We’ve got family staying this Easter, which means making an effort. Not just blitz the house of muddles and dirt, but find places to visit, things to do and see, locally.
Is it just us who don’t really know what’s on their doorstep? We do have days out, but my attempts to be a good hostess reveal how restricted our household’s range of entertainments are. We tend to chose places that need no more preparation that to change our clothes and set off.
That’s sheer laziness, and after they’ve spent three and a half hours getting here, we want our visitors to get the most from their stay. The most what? Well, fun, of course.
Doesn’t the same thing apply to reading? How often when we’re writing do we just go with the first idea we have? Of course, inspiration is great, and we all hope it continues to happen for us. But I think inspiration is the starting point. It’s a trigger to explore, to push myself to think beyond where I’m comfortable, even if that means spending some time considering alternative scenarios.
Because sometimes research brings unexpected rewards. Some years ago we took our visitors to an adventure playground. Everyone had an amazing time, so we began to plan all visits based on a day out at the giant swings and slides. We came to know the routes and rides so well we didn’t need a map.
For the children, the adventure is all about anticipation. Each ride is a precursor to the next excitement.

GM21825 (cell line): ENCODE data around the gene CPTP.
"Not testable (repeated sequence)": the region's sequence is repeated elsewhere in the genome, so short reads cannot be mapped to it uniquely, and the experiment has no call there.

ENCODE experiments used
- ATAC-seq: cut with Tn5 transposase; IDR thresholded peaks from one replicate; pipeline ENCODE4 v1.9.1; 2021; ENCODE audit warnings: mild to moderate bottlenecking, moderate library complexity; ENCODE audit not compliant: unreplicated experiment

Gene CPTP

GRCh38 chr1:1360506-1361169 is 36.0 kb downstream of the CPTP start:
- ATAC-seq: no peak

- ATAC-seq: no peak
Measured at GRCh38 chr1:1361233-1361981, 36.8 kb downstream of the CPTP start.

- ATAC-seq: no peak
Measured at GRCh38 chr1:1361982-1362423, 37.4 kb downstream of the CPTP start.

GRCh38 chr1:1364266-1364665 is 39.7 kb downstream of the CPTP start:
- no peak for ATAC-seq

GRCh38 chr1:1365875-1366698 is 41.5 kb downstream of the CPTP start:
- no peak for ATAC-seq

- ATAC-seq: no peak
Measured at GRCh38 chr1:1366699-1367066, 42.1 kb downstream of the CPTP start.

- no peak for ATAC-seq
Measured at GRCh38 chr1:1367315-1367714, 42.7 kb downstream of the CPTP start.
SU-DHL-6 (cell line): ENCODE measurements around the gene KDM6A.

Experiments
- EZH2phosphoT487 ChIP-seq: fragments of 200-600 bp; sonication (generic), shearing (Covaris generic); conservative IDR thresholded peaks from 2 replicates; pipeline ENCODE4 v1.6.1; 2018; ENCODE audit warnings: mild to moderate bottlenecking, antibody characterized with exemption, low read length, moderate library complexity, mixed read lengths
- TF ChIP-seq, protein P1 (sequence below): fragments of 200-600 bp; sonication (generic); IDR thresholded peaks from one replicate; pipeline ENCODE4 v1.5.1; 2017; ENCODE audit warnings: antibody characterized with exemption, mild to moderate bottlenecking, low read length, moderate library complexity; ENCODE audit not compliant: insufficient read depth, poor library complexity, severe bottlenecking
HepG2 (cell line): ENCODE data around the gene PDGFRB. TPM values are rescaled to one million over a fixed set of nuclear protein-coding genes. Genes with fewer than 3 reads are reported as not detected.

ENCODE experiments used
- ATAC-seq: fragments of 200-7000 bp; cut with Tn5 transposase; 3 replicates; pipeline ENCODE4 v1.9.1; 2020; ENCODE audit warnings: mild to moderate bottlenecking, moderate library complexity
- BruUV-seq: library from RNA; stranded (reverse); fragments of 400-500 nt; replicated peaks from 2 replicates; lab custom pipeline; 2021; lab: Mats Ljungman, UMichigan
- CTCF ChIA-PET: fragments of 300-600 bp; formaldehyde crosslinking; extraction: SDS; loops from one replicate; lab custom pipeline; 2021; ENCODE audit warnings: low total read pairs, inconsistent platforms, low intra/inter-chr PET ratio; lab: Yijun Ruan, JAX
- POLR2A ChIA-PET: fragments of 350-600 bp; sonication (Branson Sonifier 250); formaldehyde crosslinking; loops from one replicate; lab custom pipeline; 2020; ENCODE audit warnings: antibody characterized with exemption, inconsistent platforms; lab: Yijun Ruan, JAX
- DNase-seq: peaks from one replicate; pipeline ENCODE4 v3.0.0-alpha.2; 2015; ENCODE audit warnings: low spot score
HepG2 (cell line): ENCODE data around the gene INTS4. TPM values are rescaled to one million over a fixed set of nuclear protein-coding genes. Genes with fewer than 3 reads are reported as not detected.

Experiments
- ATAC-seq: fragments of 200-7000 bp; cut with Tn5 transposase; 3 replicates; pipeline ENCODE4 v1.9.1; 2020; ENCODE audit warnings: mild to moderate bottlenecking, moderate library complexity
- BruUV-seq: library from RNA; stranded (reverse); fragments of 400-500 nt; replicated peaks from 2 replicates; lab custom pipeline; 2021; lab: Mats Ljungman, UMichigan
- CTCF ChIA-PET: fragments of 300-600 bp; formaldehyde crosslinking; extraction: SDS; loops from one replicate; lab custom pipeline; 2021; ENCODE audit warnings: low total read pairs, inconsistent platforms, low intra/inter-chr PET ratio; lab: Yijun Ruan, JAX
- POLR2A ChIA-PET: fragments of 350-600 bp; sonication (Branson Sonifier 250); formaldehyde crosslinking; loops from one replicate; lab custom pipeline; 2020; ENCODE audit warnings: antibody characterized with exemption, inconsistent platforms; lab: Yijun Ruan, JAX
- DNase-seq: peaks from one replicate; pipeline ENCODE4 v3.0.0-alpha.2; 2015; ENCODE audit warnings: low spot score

This year though, the adults said, ‘We’ve done that, can we do something else, please?’
So after a moment of blankness, when it felt as if we’d been given an impossible task: what could equal those giant activities? I began to see that we weren’t being asked for something along the same lines, this was a chance to think laterally.
Think about your audience then. Put aside your natural modesty and let’s admit that we write not just for ourselves, but for other people too. They probably are just like us, so perhaps it would help if rather than think about what we like to read, we think about what we don’t like in fiction.
For me, a predictable ending (baddy – antagonist – caught by goody – protagonist) is fine so long as the route by which they get there is not obvious. On the other hand, I like to be kept guessing, but I don’t want to feel tricked.
For our visitors, the answer turned out to be the local sculpture trail in the forest. Because even though we were following a map, with numbered artifacts to look out for, each turn of the track brought a new landscape. Space to run, to ramble, amble and think, to look, explore and imagine, and nothing prepared us for our reactions when we entered a designed glade.